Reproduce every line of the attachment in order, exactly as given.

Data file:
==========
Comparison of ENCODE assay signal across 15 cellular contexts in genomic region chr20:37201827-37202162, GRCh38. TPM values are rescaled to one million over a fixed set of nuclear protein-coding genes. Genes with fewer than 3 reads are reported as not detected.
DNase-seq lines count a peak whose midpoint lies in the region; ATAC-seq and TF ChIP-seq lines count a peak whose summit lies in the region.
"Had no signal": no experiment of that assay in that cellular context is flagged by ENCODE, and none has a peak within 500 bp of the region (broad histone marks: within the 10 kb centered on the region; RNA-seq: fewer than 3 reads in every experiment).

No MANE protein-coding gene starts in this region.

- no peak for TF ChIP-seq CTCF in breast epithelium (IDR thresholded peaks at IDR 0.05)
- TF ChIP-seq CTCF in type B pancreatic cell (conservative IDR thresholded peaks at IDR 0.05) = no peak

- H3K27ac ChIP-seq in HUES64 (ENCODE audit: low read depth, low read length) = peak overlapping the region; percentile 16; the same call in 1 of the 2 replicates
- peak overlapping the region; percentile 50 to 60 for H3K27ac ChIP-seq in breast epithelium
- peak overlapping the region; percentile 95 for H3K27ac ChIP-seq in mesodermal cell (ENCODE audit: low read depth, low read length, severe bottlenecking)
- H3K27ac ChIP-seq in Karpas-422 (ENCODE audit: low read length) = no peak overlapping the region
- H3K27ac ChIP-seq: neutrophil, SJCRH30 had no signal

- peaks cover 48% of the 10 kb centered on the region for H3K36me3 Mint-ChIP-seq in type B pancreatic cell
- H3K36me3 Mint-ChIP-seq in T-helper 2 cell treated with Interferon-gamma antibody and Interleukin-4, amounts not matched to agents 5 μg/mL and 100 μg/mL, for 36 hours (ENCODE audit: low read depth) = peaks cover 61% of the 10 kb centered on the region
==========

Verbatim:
Comparison of ENCODE assay signal across 15 cellular contexts in genomic region chr20:37201827-37202162, GRCh38. TPM values are rescaled to one million over a fixed set of nuclear protein-coding genes. Genes with fewer than 3 reads are reported as not detected.
DNase-seq lines count a peak whose midpoint lies in the region; ATAC-seq and TF ChIP-seq lines count a peak whose summit lies in the region.
"Had no signal": no experiment of that assay in that cellular context is flagged by ENCODE, and none has a peak within 500 bp of the region (broad histone marks: within the 10 kb centered on the region; RNA-seq: fewer than 3 reads in every experiment).

No MANE protein-coding gene starts in this region.

- no peak for TF ChIP-seq CTCF in breast epithelium (IDR thresholded peaks at IDR 0.05)
- TF ChIP-seq CTCF in type B pancreatic cell (conservative IDR thresholded peaks at IDR 0.05) = no peak

- H3K27ac ChIP-seq in HUES64 (ENCODE audit: low read depth, low read length) = peak overlapping the region; percentile 16; the same call in 1 of the 2 replicates
- peak overlapping the region; percentile 50 to 60 for H3K27ac ChIP-seq in breast epithelium
- peak overlapping the region; percentile 95 for H3K27ac ChIP-seq in mesodermal cell (ENCODE audit: low read depth, low read length, severe bottlenecking)
- H3K27ac ChIP-seq in Karpas-422 (ENCODE audit: low read length) = no peak overlapping the region
- H3K27ac ChIP-seq: neutrophil, SJCRH30 had no signal

- peaks cover 48% of the 10 kb centered on the region for H3K36me3 Mint-ChIP-seq in type B pancreatic cell
- H3K36me3 Mint-ChIP-seq in T-helper 2 cell treated with Interferon-gamma antibody and Interleukin-4, amounts not matched to agents 5 μg/mL and 100 μg/mL, for 36 hours (ENCODE audit: low read depth) = peaks cover 61% of the 10 kb centered on the region